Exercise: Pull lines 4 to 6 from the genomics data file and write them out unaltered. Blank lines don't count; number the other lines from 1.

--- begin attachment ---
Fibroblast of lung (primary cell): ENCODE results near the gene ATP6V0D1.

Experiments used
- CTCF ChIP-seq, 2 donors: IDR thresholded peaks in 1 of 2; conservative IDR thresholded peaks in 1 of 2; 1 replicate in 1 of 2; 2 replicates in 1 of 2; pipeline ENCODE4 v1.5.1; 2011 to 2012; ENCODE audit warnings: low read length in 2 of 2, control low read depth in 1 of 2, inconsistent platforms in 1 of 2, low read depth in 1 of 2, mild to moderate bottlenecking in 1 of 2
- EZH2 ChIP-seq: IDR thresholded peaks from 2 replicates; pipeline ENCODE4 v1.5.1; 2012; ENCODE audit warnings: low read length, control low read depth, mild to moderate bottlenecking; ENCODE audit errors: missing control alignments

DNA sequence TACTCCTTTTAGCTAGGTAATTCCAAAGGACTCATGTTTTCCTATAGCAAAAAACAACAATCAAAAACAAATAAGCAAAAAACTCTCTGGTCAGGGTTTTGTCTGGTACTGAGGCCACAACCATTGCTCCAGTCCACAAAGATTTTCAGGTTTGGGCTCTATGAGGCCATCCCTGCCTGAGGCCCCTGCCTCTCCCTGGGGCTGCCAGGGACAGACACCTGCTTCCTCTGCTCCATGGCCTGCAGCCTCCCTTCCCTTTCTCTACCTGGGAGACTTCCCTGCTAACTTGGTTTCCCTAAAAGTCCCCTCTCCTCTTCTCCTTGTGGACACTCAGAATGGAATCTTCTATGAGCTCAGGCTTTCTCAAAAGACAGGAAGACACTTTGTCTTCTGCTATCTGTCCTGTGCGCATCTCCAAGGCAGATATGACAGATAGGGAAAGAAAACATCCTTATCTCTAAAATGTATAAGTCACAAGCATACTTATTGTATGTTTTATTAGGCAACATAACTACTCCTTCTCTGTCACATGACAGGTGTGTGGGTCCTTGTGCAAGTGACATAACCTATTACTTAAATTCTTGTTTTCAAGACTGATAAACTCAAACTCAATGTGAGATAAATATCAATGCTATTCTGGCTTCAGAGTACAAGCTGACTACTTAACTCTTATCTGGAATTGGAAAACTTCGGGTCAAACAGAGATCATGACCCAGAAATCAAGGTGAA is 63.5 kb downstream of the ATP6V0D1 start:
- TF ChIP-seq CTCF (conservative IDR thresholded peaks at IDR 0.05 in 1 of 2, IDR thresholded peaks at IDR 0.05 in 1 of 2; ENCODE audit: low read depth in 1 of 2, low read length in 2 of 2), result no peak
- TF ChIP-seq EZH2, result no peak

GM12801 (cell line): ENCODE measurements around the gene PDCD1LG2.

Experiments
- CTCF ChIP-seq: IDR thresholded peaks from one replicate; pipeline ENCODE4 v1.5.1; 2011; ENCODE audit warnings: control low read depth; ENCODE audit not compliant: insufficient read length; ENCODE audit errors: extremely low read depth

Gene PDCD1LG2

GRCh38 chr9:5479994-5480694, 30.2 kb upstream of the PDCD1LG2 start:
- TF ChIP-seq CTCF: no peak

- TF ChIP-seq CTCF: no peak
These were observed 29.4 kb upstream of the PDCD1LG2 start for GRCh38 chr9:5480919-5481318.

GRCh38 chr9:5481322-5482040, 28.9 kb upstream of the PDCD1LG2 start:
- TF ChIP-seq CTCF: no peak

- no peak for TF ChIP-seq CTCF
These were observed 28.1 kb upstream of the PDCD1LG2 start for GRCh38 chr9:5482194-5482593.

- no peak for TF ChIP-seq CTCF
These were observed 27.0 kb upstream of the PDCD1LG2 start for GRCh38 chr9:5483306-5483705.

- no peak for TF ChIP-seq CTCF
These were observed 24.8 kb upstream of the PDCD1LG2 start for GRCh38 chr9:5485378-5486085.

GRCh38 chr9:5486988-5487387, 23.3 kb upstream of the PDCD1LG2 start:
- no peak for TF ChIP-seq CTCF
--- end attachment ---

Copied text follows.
- EZH2 ChIP-seq: IDR thresholded peaks from 2 replicates; pipeline ENCODE4 v1.5.1; 2012; ENCODE audit warnings: low read length, control low read depth, mild to moderate bottlenecking; ENCODE audit errors: missing control alignments

DNA sequence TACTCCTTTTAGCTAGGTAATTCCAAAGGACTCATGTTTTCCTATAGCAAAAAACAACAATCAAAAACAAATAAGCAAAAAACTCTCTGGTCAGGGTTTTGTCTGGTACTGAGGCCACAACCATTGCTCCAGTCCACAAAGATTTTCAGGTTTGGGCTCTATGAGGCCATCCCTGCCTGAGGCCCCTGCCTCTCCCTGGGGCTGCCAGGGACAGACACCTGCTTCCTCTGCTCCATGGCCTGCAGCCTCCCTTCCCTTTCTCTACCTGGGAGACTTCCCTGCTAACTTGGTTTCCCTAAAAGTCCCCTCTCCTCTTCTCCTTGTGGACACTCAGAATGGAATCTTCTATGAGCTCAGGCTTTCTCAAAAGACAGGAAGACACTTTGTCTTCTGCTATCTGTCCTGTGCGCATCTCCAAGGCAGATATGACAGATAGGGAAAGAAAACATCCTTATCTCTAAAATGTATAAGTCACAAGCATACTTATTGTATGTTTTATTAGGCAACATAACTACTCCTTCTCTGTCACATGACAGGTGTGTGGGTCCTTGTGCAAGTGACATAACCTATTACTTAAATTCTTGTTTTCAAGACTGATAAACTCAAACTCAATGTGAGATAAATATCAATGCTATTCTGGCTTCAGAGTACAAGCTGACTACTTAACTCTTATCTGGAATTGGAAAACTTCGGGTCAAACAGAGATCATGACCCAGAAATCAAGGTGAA is 63.5 kb downstream of the ATP6V0D1 start:
- TF ChIP-seq CTCF (conservative IDR thresholded peaks at IDR 0.05 in 1 of 2, IDR thresholded peaks at IDR 0.05 in 1 of 2; ENCODE audit: low read depth in 1 of 2, low read length in 2 of 2), result no peak